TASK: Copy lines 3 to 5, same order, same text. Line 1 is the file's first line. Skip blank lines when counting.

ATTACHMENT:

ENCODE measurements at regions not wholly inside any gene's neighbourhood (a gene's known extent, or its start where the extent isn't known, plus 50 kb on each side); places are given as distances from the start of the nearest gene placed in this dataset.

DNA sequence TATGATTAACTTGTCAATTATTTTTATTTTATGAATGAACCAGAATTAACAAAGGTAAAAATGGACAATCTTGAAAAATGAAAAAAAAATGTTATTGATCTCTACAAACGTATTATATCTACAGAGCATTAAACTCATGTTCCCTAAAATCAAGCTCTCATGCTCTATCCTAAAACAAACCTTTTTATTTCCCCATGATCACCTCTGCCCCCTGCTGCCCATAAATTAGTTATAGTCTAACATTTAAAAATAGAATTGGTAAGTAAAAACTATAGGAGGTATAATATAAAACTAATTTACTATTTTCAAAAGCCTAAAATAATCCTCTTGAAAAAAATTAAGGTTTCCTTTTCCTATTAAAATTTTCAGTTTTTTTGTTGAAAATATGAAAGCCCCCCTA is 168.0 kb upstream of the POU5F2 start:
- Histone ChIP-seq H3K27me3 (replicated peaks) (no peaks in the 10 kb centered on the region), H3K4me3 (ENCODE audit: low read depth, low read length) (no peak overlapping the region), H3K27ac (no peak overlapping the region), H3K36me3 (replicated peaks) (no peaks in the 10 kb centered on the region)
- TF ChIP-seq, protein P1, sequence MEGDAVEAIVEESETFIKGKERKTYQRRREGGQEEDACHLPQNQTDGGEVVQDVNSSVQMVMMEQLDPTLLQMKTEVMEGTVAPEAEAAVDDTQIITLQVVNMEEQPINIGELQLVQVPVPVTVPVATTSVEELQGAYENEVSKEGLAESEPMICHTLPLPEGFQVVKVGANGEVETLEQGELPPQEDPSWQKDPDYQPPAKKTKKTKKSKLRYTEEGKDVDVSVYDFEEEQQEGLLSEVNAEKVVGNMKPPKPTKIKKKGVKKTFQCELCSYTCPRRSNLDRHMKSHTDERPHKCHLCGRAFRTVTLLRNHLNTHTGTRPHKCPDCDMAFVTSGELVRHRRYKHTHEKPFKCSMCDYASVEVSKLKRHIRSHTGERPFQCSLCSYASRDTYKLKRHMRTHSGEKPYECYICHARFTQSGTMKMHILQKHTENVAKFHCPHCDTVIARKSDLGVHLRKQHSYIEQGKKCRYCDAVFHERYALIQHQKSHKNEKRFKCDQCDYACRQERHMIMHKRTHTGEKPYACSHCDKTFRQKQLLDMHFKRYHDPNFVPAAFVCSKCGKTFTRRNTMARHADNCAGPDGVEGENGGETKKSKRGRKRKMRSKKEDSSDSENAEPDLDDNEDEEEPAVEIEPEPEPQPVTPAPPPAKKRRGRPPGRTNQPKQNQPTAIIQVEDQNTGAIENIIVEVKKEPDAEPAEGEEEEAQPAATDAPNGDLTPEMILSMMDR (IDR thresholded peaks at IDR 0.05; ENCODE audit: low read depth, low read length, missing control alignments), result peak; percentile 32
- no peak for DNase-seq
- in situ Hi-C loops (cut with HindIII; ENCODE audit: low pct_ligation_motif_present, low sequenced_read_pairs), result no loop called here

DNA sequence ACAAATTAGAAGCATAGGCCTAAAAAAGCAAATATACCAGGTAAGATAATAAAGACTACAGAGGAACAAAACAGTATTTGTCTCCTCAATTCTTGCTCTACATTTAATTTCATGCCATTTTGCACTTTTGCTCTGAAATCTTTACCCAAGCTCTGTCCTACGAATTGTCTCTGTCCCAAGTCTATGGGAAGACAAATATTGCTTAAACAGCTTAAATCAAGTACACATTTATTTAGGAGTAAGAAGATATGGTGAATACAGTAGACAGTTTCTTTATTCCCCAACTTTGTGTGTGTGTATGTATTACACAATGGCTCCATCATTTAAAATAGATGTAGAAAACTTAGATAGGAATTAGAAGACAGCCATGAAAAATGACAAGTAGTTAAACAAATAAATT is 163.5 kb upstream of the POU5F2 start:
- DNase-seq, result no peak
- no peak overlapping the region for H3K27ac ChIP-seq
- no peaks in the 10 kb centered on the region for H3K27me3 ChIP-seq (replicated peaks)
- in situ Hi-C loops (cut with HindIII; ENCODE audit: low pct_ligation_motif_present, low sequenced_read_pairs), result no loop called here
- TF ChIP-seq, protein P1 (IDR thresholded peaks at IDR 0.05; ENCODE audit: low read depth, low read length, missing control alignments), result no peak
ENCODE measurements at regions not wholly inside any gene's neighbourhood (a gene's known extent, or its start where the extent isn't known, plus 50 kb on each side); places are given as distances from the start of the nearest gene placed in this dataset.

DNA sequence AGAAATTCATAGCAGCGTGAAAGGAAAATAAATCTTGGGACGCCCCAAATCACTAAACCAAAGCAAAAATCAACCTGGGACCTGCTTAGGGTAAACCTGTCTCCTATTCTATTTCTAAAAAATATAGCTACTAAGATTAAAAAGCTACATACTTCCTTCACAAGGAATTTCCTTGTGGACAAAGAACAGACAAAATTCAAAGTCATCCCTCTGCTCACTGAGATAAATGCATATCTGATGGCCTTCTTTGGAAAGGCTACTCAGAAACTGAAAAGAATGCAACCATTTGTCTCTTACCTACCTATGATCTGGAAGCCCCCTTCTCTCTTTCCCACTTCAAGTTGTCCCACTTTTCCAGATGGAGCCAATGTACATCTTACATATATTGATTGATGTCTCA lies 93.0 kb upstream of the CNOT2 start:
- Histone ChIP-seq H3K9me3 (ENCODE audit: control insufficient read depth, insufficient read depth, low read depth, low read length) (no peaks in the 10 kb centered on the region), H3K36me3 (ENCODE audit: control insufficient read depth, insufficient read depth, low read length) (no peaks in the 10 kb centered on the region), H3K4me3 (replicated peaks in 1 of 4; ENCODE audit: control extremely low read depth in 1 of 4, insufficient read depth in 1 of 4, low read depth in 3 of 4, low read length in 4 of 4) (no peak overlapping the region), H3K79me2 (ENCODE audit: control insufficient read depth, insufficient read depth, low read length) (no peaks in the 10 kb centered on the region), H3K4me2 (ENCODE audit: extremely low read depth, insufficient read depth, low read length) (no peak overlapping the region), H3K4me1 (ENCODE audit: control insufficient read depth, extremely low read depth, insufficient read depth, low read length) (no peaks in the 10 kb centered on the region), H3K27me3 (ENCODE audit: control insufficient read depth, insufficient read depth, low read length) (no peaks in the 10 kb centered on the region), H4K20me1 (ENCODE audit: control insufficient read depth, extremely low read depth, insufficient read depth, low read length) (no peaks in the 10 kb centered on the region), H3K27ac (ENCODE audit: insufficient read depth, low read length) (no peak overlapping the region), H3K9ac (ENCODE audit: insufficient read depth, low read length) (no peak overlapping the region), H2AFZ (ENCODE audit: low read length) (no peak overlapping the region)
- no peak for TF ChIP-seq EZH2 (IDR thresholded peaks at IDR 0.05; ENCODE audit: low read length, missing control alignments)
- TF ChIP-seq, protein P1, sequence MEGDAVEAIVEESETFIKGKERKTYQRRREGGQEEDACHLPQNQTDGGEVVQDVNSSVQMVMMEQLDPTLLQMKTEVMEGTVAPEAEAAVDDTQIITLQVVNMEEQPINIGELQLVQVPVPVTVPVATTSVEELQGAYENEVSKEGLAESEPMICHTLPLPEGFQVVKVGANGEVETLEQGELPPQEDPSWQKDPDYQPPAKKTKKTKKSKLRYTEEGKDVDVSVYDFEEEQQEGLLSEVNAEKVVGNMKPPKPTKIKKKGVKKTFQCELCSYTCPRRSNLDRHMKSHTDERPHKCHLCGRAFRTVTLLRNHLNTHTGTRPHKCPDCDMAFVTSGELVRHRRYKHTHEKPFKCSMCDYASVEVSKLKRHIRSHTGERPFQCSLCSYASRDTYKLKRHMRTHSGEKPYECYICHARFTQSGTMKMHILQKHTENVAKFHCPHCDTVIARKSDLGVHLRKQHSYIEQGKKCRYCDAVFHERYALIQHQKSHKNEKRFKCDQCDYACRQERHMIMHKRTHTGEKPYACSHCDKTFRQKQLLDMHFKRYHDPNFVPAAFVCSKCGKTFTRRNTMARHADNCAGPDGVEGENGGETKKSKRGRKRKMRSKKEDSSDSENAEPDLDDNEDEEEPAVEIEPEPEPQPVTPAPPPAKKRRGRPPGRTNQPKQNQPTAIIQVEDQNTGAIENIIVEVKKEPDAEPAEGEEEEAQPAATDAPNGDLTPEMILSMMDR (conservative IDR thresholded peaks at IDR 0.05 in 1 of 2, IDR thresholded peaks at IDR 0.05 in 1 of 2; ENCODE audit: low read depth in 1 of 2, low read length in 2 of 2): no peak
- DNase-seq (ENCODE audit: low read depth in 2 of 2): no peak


- Histone ChIP-seq H3K27me3 (replicated peaks) (no peaks in the 10 kb centered on the region), H3K4me3 (ENCODE audit: low read depth, low read length) (no peak overlapping the region), H3K27ac (no peak overlapping the region), H3K36me3 (replicated peaks) (no peaks in the 10 kb centered on the region)
- TF ChIP-seq, protein P1, sequence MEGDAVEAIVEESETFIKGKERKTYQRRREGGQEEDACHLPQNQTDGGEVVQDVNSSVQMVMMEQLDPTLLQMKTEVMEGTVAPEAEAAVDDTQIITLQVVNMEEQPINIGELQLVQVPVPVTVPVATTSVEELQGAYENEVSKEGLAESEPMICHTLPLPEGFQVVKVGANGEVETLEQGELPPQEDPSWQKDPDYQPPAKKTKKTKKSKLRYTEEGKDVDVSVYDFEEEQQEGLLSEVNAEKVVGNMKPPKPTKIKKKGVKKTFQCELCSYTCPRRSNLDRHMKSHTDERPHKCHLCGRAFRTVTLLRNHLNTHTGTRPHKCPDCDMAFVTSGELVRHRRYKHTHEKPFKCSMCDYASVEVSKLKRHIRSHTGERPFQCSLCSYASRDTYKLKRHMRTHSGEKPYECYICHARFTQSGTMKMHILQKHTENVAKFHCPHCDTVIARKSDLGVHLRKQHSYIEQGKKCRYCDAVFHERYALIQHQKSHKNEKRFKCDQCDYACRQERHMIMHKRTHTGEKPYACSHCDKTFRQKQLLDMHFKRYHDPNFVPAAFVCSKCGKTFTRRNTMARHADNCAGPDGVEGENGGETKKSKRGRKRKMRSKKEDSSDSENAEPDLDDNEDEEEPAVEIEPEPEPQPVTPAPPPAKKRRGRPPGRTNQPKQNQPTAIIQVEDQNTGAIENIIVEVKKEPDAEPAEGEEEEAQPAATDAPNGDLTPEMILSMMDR (IDR thresholded peaks at IDR 0.05; ENCODE audit: low read depth, low read length, missing control alignments), result peak; percentile 32
- no peak for DNase-seq